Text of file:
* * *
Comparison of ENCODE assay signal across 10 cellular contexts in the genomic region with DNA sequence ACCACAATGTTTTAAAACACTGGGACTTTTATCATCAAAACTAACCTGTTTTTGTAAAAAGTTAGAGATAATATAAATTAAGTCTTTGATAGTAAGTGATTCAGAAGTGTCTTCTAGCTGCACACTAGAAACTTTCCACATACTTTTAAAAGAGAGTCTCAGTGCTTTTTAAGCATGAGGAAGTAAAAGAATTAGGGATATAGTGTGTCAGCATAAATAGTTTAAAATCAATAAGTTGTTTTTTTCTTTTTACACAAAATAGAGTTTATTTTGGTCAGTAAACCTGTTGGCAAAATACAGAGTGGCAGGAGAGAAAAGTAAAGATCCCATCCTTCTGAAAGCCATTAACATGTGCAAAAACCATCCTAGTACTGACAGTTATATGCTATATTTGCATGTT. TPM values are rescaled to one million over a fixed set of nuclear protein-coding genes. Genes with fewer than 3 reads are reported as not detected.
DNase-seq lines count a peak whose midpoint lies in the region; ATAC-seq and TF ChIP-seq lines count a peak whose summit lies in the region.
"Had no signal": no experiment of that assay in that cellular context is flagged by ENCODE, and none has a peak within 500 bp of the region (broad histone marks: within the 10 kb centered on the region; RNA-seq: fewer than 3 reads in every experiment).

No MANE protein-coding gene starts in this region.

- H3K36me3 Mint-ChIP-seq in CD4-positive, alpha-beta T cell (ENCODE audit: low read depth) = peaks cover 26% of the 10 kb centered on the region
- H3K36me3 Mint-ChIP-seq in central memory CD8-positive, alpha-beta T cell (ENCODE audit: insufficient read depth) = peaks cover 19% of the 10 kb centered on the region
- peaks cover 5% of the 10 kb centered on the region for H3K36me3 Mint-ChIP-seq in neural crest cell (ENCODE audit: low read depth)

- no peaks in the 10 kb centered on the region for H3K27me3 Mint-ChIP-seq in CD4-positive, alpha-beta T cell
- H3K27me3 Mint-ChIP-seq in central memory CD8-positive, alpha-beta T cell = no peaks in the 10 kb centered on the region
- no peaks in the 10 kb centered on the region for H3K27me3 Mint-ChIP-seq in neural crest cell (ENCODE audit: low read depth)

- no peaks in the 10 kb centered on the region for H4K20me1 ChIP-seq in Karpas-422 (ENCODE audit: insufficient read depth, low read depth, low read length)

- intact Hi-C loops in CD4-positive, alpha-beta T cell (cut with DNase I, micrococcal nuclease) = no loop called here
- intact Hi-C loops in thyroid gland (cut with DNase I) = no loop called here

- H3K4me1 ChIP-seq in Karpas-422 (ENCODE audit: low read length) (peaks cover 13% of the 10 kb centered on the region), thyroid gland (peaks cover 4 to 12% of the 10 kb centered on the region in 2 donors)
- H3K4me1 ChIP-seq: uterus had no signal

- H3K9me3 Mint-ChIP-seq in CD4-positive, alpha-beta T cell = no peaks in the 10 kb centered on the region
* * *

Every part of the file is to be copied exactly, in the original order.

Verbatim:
Comparison of ENCODE assay signal across 10 cellular contexts in the genomic region with DNA sequence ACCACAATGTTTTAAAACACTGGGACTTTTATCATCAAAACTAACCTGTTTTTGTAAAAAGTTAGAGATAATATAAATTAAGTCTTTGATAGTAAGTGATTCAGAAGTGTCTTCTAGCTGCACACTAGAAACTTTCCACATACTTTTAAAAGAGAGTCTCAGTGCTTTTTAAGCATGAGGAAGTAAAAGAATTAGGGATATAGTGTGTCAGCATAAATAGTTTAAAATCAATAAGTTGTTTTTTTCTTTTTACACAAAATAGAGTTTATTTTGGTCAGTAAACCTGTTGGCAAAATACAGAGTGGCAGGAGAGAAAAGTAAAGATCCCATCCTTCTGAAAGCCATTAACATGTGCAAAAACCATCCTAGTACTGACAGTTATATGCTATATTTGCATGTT. TPM values are rescaled to one million over a fixed set of nuclear protein-coding genes. Genes with fewer than 3 reads are reported as not detected.
DNase-seq lines count a peak whose midpoint lies in the region; ATAC-seq and TF ChIP-seq lines count a peak whose summit lies in the region.
"Had no signal": no experiment of that assay in that cellular context is flagged by ENCODE, and none has a peak within 500 bp of the region (broad histone marks: within the 10 kb centered on the region; RNA-seq: fewer than 3 reads in every experiment).

No MANE protein-coding gene starts in this region.

- H3K36me3 Mint-ChIP-seq in CD4-positive, alpha-beta T cell (ENCODE audit: low read depth) = peaks cover 26% of the 10 kb centered on the region
- H3K36me3 Mint-ChIP-seq in central memory CD8-positive, alpha-beta T cell (ENCODE audit: insufficient read depth) = peaks cover 19% of the 10 kb centered on the region
- peaks cover 5% of the 10 kb centered on the region for H3K36me3 Mint-ChIP-seq in neural crest cell (ENCODE audit: low read depth)

- no peaks in the 10 kb centered on the region for H3K27me3 Mint-ChIP-seq in CD4-positive, alpha-beta T cell
- H3K27me3 Mint-ChIP-seq in central memory CD8-positive, alpha-beta T cell = no peaks in the 10 kb centered on the region
- no peaks in the 10 kb centered on the region for H3K27me3 Mint-ChIP-seq in neural crest cell (ENCODE audit: low read depth)

- no peaks in the 10 kb centered on the region for H4K20me1 ChIP-seq in Karpas-422 (ENCODE audit: insufficient read depth, low read depth, low read length)

- intact Hi-C loops in CD4-positive, alpha-beta T cell (cut with DNase I, micrococcal nuclease) = no loop called here
- intact Hi-C loops in thyroid gland (cut with DNase I) = no loop called here

- H3K4me1 ChIP-seq in Karpas-422 (ENCODE audit: low read length) (peaks cover 13% of the 10 kb centered on the region), thyroid gland (peaks cover 4 to 12% of the 10 kb centered on the region in 2 donors)
- H3K4me1 ChIP-seq: uterus had no signal

- H3K9me3 Mint-ChIP-seq in CD4-positive, alpha-beta T cell = no peaks in the 10 kb centered on the region